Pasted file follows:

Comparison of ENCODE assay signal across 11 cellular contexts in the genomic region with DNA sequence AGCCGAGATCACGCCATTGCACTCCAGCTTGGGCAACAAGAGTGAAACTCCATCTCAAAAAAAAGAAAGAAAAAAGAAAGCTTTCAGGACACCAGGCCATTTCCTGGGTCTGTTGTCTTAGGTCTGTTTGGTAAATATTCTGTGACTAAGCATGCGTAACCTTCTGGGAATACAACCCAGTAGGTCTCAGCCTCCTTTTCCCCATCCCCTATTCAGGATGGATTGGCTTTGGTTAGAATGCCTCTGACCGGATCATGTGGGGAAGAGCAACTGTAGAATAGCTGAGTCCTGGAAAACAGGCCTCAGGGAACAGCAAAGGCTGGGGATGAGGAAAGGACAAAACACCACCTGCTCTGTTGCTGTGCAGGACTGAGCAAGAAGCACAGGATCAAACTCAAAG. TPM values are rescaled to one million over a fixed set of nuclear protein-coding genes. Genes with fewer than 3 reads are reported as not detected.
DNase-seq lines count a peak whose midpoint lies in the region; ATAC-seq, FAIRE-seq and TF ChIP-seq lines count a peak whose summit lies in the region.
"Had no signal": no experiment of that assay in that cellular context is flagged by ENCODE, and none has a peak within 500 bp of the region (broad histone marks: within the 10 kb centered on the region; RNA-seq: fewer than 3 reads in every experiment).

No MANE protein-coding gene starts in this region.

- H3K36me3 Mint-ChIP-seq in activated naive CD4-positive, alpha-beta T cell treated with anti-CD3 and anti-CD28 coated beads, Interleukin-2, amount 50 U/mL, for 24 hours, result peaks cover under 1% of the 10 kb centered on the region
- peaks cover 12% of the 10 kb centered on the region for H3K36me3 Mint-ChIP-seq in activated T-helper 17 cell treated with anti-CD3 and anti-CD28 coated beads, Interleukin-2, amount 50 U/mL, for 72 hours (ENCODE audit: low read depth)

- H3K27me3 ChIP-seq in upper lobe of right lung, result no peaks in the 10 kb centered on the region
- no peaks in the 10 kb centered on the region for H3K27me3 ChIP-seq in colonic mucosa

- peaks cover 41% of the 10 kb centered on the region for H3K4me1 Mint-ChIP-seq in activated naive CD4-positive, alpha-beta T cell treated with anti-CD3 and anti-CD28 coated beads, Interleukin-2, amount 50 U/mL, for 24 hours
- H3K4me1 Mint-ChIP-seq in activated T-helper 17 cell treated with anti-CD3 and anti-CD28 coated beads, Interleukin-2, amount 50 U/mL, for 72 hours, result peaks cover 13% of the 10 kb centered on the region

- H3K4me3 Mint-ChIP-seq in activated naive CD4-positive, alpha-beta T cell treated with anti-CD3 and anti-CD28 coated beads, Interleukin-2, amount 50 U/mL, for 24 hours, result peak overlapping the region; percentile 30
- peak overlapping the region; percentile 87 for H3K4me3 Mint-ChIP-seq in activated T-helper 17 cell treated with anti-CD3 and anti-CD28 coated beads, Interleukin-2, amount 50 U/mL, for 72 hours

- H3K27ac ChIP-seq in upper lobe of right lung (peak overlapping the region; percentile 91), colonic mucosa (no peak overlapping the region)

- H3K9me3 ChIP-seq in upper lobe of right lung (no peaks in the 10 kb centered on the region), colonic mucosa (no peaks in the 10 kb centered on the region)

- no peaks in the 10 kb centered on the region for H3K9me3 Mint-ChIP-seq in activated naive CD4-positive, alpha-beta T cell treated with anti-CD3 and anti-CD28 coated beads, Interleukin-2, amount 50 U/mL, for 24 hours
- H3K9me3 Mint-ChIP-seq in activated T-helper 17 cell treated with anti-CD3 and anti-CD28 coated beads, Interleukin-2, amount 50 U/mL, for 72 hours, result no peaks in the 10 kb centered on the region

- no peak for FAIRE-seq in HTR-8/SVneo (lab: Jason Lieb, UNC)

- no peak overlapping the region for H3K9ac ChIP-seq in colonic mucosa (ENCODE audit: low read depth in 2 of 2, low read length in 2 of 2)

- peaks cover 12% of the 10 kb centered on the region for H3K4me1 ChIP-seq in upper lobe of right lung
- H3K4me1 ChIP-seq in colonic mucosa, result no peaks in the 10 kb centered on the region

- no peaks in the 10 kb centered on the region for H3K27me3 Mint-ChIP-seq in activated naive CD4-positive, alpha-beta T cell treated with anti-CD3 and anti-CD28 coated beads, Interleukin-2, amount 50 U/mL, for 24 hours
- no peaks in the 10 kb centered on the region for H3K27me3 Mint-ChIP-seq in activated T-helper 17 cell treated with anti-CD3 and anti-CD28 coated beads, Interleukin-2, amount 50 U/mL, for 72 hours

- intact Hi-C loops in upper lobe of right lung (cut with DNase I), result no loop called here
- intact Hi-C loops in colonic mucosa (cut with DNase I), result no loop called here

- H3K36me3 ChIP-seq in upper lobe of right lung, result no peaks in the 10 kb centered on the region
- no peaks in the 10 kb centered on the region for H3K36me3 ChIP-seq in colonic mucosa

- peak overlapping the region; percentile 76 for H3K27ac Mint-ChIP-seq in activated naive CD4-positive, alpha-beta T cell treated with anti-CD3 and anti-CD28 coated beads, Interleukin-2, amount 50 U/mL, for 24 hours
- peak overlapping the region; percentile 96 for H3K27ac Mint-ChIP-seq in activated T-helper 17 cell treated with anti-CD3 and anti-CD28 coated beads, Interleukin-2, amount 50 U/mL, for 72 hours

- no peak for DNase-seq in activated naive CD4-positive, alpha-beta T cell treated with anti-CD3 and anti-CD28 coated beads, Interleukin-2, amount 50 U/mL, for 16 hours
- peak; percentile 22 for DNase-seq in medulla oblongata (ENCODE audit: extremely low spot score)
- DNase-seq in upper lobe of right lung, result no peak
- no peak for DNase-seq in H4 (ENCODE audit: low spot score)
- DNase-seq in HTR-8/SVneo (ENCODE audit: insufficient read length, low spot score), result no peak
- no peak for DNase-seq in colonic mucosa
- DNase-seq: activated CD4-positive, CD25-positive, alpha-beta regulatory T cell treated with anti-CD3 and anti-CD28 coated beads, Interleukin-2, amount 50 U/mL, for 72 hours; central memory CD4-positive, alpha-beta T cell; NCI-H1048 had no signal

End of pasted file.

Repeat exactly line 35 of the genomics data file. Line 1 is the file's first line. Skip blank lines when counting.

- DNase-seq: activated CD4-positive, CD25-positive, alpha-beta regulatory T cell treated with anti-CD3 and anti-CD28 coated beads, Interleukin-2, amount 50 U/mL, for 72 hours; central memory CD4-positive, alpha-beta T cell; NCI-H1048 had no signal